BED BUGS

Common Name : Common Bedbug

Scientific Name : Cimex lectularius

Size : 5mm long

Colour : Adult bedbugs are a reddish brown, flattened, oval, and wingless, with microscopic hairs that give them a banded appearance. A common misconception is that they are not visible to the naked eye. Adults grow to 4 to 5 mm (one-eighth to three-sixteenths of an inch) in length and do not move quickly enough to escape the notice of an attentive observer.

Newly hatched nymphs are translucent, lighter in color and continue to become browner and moult as they reach maturity. When it comes to size, they are often compared to lentils or apple seeds .

Description :
Before feeding they are a flattened oval shape and light brown, but become rounder and darker after feeding. They come out at night and are attracted to the warmth of our bodies and carbon dioxide in our breath. They are usually found in bedrooms but hide in cracks and crevices during the day. A more established infestation is associated with dark or black staining of the mattress from bed bug excreta. An established infestation will also be associated with an unpleasant scent secreted by bed bugs.

Habitat :
The most common shelters for bedbugs are in the seams of mattresses, in crevices in the bed frame, behind furniture surrounding the bed (especially the headboard) or where the wall meets the floor. Bedbugs can be found on their own, but more often congregate in groups. Bedbugs are capable of travelling as far as 3,5m to feed, but usually remain close to the host in bedrooms or on sofas where people may sleep.

Lifecycle :
Bed bugs seem to possess all of the necessary prerequisites for being capable of passing diseases from one host to another, but there have been no known cases of bed bugs passing disease from host to host. There are at least twenty-seven known pathogens (some estimates are as high as forty-one) that are capable of living inside a bed bug or on its mouthparts. Extensive testing has been done in laboratory settings that also conclude that bed bugs are unlikely to pass disease from one person to another. Therefore bedbugs are less dangerous than some more common insects such as the flea. However, transmission of trypanosomiasis (Chagas disease) or hepatitis B might be possible in appropriate settings.

Disease Transmitted :
The salivary fluid injected by bed bugs typically causes the skin to become irritated and inflamed, although individuals can differ in their sensitivity. Anaphylactoid reactions produced by the injection of serum and other nonspecific proteins are observed and there is the possibility that the saliva of the bedbugs may cause anaphylactic shock in a small percentage of people. It is also possible that sustained feeding by bedbugs may lead to anemia. It is also important to watch for and treat any secondary bacterial infection.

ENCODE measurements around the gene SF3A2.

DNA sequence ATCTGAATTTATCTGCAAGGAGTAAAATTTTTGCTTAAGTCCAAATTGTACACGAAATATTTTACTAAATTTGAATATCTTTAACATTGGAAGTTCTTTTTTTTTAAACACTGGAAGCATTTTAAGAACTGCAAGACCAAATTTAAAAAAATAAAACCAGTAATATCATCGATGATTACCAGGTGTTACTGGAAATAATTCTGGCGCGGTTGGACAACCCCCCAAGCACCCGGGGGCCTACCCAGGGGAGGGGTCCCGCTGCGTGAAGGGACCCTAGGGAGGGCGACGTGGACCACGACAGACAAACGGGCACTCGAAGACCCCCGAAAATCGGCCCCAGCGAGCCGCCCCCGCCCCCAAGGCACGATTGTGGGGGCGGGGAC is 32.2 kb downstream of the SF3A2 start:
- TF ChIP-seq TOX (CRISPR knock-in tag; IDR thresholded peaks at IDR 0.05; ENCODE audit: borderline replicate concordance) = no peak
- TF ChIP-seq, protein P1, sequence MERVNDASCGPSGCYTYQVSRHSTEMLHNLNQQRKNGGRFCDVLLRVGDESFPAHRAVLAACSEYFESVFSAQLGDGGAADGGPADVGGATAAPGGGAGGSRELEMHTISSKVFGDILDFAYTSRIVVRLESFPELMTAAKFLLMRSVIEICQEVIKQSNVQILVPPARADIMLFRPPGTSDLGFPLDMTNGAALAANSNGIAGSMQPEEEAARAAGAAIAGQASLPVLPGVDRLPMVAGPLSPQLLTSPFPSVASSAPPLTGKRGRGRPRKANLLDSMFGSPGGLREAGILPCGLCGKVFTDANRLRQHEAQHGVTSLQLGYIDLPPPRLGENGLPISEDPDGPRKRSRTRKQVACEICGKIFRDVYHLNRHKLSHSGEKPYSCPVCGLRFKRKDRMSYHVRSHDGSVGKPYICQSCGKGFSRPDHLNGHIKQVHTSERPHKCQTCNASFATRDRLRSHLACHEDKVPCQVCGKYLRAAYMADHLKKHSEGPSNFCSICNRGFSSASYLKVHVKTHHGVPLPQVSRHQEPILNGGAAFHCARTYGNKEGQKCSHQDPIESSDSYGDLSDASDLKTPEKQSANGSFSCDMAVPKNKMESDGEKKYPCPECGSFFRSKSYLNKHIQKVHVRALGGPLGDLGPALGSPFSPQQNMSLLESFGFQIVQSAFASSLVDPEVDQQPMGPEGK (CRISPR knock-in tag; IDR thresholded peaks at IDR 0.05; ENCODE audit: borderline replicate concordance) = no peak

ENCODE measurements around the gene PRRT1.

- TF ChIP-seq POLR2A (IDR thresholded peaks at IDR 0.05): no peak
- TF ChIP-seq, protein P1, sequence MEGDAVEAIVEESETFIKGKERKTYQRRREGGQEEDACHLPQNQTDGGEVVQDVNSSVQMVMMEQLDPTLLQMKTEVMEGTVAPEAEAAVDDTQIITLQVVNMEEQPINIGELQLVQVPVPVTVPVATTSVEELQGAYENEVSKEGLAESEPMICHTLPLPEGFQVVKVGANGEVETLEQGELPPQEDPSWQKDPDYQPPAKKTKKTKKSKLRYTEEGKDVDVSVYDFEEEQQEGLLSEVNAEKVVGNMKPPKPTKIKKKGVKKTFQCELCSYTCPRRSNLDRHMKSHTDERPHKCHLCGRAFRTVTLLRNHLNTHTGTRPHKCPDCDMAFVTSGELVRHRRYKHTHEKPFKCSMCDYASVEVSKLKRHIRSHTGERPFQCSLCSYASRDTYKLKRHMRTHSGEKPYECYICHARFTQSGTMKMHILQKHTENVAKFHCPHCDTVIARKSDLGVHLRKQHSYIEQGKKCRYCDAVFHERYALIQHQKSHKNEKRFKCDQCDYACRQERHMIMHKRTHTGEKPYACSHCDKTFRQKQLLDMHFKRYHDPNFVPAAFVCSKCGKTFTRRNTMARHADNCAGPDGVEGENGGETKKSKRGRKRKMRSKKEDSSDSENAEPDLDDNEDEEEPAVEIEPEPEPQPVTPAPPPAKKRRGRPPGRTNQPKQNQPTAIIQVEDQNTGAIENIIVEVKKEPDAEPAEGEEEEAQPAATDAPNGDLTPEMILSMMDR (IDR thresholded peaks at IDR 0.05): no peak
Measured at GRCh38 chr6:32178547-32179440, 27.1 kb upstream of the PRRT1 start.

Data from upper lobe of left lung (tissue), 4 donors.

Sources / Breeding :
Bedbugs usually enter a property by being carried on clothing or inside furniture.The most common source of bedbugs is to stay at a hotel with an infestation. Bedbugs or their eggs get into clothing or suitcases and are then transported home. If there are any signs of bedbugs when staying at a hotel, particularly being bitten when sleeping or seeing blood spots on sheets, take great care in bringing your personal belongings home. Consult with hotel management to assess the risk – it may be necessary to launder, fumigate or treat clothes to ensure they are safe. The same applies in transferring furniture.

Prevention :
Treating the bites soothes the irritation, but it can still be very distressing when there are multiple bites as is often the case with bedbugs. Multiple bites and contact with bedbugs can also lead to an itchy rash or eczema. Consult a pharmacist for advice and treatment if this occurs. Bed bugs are an objectionable pest and one of the most difficult to eradicate. High levels of hygiene, deep cleaning and the use of amateur insecticides will help to keep bedbug numbers under control, however professional treatment will be required to eradicate the infestation. A suspect mattress can be protected by wrapping it in a painter’s disposable plastic drop cloth, neatly sealing shut all the seams with packing tape, and putting it on a protected bed after a final visual inspection. Bedding can be sanitized by a 120 °F (49 °C) laundry dryer. Once sanitized, bedding should not be allowed to drape to the floor. An effective way to quarantine a protected bed is to store sanitized sleeping clothes in the bed during the day, and bathing before entering the bed.